Blight Might Make Right

Street art has gone from subversive to respectable over the past decade, what with Banksy becoming an Oscar nominee and Shepard Fairey mounting career retrospectives in white-walled museums. It’s an object lesson in Joe Strummer’s maxim, “He who fucks nuns will later join the church.” The form has now also been granted the ultimate stamp of legitimacy — a lavish Taschen book, Trespass. A History of Uncommissioned Urban Art. It’s enough to make a purist take to the streets. But the thing about street art is that it can never be completely mainstreamed, no matter how many times it’s appropriated by Krylon-wielding viral marketing teams or exhibited to the art world elite. As long as there are disenfranchised young artists, it’ll remain vital and anarchic. The author/editors of Trespass are wise to celebrate this restless quality instead of attempting to preserve the form in amber. The book documents street art’s history, from Keith Haring and Jenny Holzer to the Guerrilla Girls and Banksy, while treating the form as an ever-moving target, a defiant act of social protest and guerrilla urban renewal. To celebrate the book’s release, editor Ethel Seno interviews Jack Napier of the Billboard Liberation Front about how street art and its endlessly defiant spirit became an (official) global phenomenon.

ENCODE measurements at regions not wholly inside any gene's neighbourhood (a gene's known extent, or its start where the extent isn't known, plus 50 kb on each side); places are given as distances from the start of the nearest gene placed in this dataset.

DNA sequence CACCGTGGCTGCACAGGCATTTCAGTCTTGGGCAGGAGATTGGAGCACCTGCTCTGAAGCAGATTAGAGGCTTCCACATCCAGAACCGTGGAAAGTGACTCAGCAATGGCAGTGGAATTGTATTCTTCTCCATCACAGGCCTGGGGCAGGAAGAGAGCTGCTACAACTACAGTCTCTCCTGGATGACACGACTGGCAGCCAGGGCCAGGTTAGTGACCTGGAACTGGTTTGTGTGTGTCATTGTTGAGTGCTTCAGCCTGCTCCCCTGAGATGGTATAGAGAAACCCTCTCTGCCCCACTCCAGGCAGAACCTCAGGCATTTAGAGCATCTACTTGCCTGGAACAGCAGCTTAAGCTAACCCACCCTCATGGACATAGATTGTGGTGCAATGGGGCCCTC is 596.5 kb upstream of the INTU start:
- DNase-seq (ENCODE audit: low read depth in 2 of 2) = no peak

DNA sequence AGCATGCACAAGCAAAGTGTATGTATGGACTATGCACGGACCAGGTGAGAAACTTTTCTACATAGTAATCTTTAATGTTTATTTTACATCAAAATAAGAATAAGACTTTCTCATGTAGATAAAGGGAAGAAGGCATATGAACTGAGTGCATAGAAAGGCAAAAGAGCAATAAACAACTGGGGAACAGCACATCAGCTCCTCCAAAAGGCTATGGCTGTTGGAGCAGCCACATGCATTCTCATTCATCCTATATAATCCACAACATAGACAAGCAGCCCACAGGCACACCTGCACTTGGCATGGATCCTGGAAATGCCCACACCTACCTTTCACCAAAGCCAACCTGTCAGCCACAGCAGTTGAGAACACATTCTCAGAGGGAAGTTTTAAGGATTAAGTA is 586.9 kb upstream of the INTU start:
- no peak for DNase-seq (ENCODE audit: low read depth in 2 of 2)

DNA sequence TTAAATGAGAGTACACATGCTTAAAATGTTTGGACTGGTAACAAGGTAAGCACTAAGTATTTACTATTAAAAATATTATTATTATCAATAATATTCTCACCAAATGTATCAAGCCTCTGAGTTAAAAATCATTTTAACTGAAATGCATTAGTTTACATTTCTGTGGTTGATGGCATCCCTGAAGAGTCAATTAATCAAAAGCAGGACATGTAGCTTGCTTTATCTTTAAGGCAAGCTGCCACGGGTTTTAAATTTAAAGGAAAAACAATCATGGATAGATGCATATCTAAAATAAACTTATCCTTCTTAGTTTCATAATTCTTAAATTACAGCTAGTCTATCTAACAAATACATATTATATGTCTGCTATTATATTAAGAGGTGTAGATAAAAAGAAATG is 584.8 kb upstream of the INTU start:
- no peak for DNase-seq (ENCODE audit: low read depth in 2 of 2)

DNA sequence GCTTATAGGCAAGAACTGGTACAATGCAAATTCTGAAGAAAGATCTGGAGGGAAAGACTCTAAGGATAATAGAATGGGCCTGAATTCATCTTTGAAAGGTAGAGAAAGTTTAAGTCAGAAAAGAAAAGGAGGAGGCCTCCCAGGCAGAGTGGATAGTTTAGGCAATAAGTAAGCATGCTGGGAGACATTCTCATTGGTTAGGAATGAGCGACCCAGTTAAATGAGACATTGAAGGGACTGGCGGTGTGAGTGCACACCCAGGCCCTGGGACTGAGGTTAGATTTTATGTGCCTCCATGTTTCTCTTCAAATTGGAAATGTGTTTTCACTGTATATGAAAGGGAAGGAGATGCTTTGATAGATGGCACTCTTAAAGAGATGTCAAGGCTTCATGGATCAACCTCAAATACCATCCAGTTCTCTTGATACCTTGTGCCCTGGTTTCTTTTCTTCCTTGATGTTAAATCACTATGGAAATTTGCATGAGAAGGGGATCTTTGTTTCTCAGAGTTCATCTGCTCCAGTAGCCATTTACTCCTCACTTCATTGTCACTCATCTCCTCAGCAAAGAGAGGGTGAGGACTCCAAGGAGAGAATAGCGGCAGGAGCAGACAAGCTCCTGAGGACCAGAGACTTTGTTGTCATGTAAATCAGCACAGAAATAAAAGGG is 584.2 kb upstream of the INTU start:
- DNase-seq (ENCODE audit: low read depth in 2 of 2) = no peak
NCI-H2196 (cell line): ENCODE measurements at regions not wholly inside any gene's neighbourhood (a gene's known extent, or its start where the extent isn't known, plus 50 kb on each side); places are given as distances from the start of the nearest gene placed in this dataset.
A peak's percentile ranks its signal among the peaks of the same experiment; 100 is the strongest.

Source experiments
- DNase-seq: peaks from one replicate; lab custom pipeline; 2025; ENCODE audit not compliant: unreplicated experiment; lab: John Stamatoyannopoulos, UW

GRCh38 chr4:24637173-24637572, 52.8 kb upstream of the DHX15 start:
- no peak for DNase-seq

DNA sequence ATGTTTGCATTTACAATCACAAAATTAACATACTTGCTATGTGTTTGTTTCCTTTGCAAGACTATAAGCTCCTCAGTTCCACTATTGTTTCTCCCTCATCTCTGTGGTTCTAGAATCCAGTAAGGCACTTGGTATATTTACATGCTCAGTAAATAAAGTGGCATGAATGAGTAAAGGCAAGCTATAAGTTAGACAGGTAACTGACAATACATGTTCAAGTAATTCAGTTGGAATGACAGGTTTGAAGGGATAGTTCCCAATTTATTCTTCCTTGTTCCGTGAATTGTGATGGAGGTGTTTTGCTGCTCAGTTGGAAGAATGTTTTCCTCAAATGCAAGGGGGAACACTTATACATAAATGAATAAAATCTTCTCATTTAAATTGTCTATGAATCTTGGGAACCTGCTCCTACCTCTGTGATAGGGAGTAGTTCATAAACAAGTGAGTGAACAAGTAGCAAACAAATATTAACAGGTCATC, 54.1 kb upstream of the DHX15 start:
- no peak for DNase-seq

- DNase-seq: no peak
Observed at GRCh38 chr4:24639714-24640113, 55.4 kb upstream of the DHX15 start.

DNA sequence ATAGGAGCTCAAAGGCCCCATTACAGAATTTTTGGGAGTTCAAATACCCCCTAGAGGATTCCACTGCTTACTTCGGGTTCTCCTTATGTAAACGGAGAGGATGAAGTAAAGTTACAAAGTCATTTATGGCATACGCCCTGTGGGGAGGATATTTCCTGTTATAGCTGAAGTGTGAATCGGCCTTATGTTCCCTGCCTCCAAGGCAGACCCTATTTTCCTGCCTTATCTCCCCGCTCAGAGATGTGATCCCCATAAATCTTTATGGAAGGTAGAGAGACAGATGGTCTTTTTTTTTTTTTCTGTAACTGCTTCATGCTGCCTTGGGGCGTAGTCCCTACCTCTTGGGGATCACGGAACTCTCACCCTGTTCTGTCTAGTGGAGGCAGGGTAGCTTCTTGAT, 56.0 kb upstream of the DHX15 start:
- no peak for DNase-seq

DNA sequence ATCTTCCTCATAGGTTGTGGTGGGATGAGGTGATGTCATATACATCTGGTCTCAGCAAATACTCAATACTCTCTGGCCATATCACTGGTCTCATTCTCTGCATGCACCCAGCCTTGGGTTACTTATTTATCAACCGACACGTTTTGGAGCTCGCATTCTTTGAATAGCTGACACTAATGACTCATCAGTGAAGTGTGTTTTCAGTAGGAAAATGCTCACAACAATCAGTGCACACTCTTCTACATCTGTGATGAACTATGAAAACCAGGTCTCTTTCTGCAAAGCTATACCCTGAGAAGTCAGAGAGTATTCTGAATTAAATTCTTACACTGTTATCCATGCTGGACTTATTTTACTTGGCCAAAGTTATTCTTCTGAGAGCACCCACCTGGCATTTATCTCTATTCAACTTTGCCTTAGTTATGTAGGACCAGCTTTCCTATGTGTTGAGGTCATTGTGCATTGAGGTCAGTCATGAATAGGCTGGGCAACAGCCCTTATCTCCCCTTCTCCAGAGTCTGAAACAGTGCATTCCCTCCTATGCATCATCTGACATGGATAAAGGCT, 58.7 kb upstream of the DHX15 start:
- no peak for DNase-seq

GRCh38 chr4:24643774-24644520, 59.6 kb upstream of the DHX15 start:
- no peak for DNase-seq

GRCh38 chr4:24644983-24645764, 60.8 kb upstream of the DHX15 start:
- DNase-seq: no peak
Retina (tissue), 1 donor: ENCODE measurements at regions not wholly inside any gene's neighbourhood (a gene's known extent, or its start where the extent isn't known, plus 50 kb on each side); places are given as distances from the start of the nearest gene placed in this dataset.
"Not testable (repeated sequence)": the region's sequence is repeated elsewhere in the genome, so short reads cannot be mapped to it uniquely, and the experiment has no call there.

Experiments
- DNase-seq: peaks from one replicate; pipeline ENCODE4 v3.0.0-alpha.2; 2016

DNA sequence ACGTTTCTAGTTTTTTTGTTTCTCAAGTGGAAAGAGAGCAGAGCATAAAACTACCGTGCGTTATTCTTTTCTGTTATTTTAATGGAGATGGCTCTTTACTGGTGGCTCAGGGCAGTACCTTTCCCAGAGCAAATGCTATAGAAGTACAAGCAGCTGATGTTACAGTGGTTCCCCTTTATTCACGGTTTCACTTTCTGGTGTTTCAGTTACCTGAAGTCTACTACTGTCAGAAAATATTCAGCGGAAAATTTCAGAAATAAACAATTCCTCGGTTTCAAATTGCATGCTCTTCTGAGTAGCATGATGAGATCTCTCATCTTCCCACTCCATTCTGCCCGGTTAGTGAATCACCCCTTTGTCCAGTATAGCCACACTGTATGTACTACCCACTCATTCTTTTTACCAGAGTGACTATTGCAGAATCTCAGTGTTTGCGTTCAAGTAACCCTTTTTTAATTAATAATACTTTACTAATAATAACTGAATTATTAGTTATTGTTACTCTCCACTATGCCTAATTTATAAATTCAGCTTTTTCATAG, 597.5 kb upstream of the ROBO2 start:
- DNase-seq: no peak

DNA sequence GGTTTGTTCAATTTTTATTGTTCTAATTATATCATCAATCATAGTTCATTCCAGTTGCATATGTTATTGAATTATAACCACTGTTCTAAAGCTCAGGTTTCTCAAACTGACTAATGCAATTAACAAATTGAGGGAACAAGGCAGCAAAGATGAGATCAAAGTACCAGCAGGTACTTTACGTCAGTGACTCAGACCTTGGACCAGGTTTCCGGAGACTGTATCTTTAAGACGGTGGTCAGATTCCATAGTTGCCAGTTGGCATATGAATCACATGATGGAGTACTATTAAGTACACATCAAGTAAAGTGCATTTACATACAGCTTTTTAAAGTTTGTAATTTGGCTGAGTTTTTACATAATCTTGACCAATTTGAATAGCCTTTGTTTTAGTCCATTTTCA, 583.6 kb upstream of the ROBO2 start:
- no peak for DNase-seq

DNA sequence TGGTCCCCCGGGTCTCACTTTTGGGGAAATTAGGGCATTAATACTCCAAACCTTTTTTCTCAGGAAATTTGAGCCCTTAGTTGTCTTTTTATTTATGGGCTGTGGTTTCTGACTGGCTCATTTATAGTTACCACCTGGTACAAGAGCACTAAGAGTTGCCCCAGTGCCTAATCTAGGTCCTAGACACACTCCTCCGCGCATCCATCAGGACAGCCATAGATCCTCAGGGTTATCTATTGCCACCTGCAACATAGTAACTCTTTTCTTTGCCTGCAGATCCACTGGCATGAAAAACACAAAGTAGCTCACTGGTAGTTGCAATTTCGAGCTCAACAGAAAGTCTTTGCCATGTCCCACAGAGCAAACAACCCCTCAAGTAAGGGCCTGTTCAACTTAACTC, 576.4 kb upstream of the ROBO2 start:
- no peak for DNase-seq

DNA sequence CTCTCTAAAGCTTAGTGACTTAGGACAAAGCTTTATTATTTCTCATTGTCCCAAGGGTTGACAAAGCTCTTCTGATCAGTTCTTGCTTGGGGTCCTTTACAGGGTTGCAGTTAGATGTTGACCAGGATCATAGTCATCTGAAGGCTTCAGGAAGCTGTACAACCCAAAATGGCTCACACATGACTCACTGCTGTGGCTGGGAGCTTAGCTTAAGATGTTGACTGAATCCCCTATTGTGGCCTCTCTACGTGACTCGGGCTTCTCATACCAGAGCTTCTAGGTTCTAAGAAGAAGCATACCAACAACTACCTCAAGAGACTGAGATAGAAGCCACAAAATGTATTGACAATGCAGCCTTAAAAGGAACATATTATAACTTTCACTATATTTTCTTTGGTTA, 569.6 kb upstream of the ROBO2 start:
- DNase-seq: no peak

Thu., Feb. 17, 7 p.m., 2011

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